Reverse Keep

Just to give the defense one more thing to think about, we run a Reverse Keep that coordinates beautifully with the Spin Keep and the Spin Reverse. If you want to see the opposing linebackers cross their eyes and develop migraine headaches, watch them try to defend the Reverse Keep (Diagram 7).


This is misdirection at its finest. The quarterback fakes the Spin Reverse and runs for daylight through the back side. I coached him to run away from the near linebacker, but not to get too concerned about him because with all the faking going on, the linebacker isn’t going to know where he’s going most of the time!

We plunge the final dagger in the heart of the defense on this play by having “Z” turn up field, keeping a 5-yard pitch relationship with the quarterback. After clearing the line of scrimmage, the quarterback has the option to pitch to “Z” at any point down the field. We have embarrassed many free safeties who, coming up hard to tackle the quarterback, are left watching the ball being pitched to “Z” at the last moment for an easy walk-in touchdown.

Throwback Pass

Most coaches look at shotgun formations strictly as straight drop-back sets. Very few play-action passes are run from the shotgun, but with the motion that we use with our single wing attack, such passes can be very effective from the “Gun”.

The Throwback Pass (Diagram eight) is one of our favorites, particularly against defensive ends and linebackers who like to quick-read and run hard toward our motion.


The beginning of this play (short motion with “A”) looks identical to the three previous plays and this really keeps the defense guessing and back on its heels. The quarterback will make only a half spin. Then, with his back to the line of scrimmage, he will fake the Spin Sweep to “A”, drive straight back for three steps (again hiding the football from the defense), before bootlegging to the back side ready to run or throw.

The primary receiver, “X”, has three options on his pass route:
1. If the cornerback is playing back or loose, hook inside or outside at 14 yards.
2. If the cornerback is playing up or tight, run a deep “Go” route by him.
3. If the cornerback is playing normal (7-8 yards off), run a sideline route, breaking hard to the inside at 10 yards for three steps before cutting outside and receiving the ball at 14 yards.

“Z” can become a popular secondary receiver by running a 4-5 yard “drag” route across the formation to the bootleg side. “Y” runs through the free safety deep.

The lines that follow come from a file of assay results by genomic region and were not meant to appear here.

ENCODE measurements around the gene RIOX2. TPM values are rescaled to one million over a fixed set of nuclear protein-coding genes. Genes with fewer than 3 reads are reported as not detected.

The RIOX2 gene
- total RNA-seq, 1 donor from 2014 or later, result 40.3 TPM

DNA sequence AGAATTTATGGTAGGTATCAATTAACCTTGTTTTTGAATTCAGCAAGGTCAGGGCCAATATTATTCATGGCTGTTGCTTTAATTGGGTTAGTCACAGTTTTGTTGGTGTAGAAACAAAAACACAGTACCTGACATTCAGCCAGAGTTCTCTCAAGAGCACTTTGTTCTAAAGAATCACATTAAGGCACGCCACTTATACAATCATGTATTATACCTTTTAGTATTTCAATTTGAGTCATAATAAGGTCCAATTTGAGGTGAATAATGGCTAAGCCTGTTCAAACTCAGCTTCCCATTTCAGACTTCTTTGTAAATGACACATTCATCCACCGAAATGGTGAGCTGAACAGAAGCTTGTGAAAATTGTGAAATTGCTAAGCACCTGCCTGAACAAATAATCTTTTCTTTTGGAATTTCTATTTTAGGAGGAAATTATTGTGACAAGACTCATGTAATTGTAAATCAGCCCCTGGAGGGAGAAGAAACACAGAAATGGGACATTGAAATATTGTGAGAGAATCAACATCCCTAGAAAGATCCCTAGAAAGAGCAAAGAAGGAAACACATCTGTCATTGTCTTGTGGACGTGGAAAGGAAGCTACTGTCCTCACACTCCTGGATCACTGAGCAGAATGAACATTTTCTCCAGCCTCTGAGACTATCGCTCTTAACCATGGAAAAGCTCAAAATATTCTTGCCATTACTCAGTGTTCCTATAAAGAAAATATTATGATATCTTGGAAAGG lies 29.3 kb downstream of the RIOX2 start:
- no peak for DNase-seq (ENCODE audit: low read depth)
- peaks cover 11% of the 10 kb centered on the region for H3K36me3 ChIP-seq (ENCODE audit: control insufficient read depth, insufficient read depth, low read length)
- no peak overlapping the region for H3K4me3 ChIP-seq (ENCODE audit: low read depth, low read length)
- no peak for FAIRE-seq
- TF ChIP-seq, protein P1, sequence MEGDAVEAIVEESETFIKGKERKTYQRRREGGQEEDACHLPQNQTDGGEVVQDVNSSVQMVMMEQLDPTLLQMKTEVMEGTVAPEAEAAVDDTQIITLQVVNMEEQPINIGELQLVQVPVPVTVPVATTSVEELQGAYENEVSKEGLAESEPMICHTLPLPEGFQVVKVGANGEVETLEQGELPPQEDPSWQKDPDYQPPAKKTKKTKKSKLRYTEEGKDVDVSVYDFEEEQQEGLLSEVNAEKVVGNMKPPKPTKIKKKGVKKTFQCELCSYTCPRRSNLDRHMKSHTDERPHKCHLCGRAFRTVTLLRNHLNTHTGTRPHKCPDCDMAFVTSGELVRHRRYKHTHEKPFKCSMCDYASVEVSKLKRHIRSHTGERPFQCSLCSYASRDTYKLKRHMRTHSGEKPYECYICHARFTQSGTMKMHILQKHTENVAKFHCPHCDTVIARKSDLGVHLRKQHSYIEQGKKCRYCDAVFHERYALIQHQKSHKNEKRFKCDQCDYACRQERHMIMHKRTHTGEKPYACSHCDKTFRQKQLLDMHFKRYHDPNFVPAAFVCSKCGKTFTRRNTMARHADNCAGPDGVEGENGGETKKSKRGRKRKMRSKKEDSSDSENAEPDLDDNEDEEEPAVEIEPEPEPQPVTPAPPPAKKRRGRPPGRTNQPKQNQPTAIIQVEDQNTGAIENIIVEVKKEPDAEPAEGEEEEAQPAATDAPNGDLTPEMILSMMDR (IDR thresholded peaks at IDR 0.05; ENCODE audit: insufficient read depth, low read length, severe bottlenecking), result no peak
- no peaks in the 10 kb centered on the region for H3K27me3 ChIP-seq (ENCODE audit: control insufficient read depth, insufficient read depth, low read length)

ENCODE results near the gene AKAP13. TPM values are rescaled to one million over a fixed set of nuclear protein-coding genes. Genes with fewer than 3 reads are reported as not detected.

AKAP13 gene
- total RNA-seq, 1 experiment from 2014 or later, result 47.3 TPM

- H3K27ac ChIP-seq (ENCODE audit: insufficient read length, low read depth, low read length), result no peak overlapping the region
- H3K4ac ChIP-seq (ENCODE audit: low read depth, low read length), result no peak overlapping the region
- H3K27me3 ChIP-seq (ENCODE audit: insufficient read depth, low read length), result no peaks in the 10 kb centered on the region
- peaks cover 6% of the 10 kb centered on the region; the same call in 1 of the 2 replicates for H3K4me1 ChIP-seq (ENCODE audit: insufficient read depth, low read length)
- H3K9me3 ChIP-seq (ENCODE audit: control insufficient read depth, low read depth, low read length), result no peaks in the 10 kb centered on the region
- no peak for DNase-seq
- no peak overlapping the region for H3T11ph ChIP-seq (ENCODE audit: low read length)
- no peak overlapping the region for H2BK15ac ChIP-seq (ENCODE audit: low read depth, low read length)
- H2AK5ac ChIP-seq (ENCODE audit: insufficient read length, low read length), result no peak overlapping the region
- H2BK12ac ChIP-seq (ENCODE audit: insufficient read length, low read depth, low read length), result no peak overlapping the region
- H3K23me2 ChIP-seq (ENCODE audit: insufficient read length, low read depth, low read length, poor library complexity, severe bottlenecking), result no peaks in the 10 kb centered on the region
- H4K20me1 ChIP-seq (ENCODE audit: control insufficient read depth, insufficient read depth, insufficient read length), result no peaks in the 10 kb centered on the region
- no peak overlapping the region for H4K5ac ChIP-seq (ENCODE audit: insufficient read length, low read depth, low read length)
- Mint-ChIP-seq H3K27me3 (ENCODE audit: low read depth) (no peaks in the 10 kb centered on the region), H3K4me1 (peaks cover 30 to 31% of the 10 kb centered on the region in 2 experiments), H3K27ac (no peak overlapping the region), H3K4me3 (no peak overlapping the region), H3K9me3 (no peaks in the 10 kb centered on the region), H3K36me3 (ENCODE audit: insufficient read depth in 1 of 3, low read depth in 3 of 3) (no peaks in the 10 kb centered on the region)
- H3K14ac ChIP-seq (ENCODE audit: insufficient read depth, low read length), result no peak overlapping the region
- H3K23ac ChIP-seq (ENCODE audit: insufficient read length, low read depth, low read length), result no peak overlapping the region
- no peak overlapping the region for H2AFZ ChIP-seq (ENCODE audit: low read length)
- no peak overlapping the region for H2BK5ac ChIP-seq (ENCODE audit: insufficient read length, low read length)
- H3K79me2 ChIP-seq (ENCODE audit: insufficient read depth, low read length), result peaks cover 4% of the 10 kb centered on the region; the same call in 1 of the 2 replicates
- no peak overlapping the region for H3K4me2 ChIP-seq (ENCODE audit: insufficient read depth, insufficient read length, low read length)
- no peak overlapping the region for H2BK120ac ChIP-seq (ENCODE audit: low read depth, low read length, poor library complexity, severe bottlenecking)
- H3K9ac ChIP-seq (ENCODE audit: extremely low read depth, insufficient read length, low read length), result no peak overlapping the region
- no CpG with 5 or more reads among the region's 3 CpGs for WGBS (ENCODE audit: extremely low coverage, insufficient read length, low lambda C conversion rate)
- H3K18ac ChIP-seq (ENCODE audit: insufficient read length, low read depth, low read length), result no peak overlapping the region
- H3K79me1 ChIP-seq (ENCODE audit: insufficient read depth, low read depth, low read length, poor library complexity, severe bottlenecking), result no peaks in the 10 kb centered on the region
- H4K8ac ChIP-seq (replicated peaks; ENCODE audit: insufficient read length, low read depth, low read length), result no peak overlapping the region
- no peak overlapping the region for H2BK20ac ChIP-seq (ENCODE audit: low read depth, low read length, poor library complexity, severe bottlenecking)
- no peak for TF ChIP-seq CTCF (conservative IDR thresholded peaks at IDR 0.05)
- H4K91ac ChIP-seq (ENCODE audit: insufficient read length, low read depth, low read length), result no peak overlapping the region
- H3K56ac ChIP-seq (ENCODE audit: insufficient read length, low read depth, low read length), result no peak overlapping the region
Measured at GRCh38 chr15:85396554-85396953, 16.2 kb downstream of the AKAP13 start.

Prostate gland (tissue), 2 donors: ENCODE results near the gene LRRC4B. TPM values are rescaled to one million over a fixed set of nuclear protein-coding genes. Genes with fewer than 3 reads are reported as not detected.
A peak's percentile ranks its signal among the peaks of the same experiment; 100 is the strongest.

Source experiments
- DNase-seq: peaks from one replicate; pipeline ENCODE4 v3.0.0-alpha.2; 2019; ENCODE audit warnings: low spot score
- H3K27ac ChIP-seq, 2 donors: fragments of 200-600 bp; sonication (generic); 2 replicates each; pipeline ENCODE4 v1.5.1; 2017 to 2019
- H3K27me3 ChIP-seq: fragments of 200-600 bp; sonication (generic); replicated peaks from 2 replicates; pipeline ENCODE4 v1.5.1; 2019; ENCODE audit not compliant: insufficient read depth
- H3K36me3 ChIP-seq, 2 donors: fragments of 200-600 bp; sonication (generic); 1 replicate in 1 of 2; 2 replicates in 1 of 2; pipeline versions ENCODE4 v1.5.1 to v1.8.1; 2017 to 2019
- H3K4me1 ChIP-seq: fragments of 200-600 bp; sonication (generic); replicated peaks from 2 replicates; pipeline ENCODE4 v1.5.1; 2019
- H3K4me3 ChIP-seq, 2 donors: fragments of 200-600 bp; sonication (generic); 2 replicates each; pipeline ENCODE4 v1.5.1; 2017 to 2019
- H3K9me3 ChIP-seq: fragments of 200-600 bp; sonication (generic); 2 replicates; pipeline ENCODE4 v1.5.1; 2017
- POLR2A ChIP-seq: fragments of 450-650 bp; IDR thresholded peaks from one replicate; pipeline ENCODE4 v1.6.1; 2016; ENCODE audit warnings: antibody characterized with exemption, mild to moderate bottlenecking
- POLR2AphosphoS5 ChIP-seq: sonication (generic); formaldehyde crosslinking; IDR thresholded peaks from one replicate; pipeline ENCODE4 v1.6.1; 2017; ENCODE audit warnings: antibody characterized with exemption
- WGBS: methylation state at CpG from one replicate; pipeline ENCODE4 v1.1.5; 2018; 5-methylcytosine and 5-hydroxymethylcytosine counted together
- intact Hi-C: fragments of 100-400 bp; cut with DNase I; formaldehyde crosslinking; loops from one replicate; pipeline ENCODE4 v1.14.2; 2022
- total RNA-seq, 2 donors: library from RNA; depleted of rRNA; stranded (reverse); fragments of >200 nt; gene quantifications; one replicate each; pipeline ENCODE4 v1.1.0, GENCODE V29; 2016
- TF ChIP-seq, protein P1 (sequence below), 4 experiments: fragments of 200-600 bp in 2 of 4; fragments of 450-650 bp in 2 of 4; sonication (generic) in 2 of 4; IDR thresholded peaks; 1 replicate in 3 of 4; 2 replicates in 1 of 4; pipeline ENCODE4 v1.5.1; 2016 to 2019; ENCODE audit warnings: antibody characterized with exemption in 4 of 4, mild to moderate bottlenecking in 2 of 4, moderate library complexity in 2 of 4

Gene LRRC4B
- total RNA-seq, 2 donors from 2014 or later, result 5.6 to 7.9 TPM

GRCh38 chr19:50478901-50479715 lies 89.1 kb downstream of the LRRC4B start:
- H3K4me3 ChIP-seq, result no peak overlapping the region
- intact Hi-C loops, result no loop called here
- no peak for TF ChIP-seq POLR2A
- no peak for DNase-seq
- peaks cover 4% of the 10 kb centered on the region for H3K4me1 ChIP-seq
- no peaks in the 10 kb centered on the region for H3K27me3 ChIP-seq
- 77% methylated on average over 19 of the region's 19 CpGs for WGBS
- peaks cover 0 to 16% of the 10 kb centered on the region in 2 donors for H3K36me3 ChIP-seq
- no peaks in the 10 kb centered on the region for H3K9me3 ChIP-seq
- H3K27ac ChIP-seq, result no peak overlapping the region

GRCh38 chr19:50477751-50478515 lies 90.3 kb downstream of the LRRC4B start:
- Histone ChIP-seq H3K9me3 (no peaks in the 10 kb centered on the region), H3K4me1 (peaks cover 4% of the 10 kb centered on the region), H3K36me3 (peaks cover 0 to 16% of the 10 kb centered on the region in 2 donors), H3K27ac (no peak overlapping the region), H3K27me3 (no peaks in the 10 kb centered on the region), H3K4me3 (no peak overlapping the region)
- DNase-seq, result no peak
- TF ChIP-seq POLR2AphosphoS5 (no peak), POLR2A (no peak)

“Z” Middle

The “Z” Middle (Diagram 9) is one of our more successful drop-back passes. Once the defense begins anticipating motion on every play, the ball will be snapped to the quarterback and five receivers will take off quickly. Each will have an opportunity to become a primary target.


“X” and “Y” run post patterns, while “A” and “B” run crossing patterns. We tell our “Z” receiver to find an open spot 10-12 yards down field between the linebackers and then hook up, facing the quarterback.

Well-coached linebackers will drop into zone coverage versus an outside curl zone, leaving a nice little void in the middle. If they decide to run some type of man coverage, they will have to deal with the difficulty of covering our speed guys on crossing routes, which can be a nightmare for most linebackers.

My philosophy on throwing the football has always been: Turn bad guys into cover guys.


I firmly believe that a lot of coaches with all kinds of ideas for their offense have trouble deciding which one to go with. Staying up late at night, struggling over which one to trash and which one to commit to, is a common problem.

Our advice is, stop worrying. With just a little imagination the solution can be very simple: Just Combo It!

Probably no football coach ever constructed a running attack with more precision, power, and sheen than Jock Sutherland. His teams were power teams; the backs ran with fury behind devastating blocking of the unbalanced single wing.


His teams would begin by attacking the flanks and off tackle by sweeps, cutbacks, and reverses. After the defensive line would widen to compensate, Sutherland then would attack inside tackle and up the middle.